Two weeks after ESPN 980 introduced Clinton Portis as its newest Redskins analyst, 106.7 The Fan on Wednesday announced that Hall of Famer John Riggins will provide radio commentary about his former team two days a week throughout the season.
Beginning Aug. 14, the day after the Redskins’ first preseason game, Riggins will join The Fan’s Chad Dukes on his regularly scheduled show for an hour every Friday at 5 p.m. During the regular season, Riggins will also join Dukes on Mondays at 5 p.m. to review Sunday’s game and co-host a show with Grant Paulsen from 6 to 7:45 p.m. leading up to The Fan’s “Monday Night Football” coverage.
Riggins, one of the more colorful personalities in Redskins history and the only player ahead of Portis on the franchise’s all-time rushing list, says his role will be part analyst, part entertainer.
“I really think people probably want to know how the team is doing,” Riggins said Wednesday. “There’s moments where you throw in a little yesteryear. I’ll tell you, I go for the laughs. I slept through the meetings when I was a player, so I don’t know a lot about football, but I know a lot about people. It’s going to be fun. It’s going to be entertaining. And there may be a little information in there somewhere.”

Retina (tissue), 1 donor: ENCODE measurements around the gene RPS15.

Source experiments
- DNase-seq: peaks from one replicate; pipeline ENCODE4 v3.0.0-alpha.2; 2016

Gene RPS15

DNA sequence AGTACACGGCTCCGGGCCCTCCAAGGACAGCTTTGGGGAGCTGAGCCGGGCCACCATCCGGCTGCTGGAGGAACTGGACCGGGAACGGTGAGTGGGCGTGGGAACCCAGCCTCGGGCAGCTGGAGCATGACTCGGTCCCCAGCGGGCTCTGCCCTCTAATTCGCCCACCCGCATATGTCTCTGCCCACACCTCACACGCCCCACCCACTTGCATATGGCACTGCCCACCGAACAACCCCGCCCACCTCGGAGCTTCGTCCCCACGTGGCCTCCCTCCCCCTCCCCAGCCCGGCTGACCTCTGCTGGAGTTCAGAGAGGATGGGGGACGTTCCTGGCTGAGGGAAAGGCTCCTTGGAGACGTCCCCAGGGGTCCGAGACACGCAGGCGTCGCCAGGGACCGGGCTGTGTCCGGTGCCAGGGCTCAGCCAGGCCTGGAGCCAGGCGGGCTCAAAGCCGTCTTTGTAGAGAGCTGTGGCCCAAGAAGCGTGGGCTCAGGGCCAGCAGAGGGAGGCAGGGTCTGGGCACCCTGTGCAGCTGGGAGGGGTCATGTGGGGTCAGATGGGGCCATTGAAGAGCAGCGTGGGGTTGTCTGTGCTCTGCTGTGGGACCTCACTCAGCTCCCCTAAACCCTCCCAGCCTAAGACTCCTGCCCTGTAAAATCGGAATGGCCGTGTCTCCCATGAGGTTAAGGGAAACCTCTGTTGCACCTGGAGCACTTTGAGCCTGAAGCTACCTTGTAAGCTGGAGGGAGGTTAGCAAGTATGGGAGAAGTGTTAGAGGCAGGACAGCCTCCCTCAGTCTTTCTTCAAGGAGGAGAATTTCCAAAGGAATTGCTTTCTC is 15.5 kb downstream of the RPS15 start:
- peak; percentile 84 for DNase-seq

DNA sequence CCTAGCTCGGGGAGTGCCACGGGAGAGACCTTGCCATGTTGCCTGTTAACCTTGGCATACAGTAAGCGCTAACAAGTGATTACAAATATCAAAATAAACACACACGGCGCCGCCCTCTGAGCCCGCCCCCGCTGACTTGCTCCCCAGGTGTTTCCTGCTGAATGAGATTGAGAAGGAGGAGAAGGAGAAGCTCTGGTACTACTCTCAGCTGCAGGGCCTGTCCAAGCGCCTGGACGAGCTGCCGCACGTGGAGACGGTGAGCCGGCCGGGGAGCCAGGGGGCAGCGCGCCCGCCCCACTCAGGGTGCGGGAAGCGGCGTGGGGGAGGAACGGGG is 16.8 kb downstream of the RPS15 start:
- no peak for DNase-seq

Riggins’ last regular gig as an analyst was during the 2011 season, when he provided commentary, often critical of Mike and Kyle Shanahan, for WTOP and MASN. Since then, he has starred in a hunting and cooking show called “Riggo on the Range” that debuted on the Sportsman Channel and later aired on Comcast SportsNet. He filmed a pilot episode for a show called “Brew Stories” — synopsis: Riggins travels the country in search of the perfect beer — but, somehow, it hasn’t been picked up.
“I needed to make a paycheck,” Riggins said of his return to radio. “‘Riggo on the Range’ was great and I had a lot of fun. I can’t thank [producer] Art Major enough, but it just wasn’t commercially successful like we hoped. When the opportunity [to join 106.7] came along, I was more than willing to share my opinion with the fans.”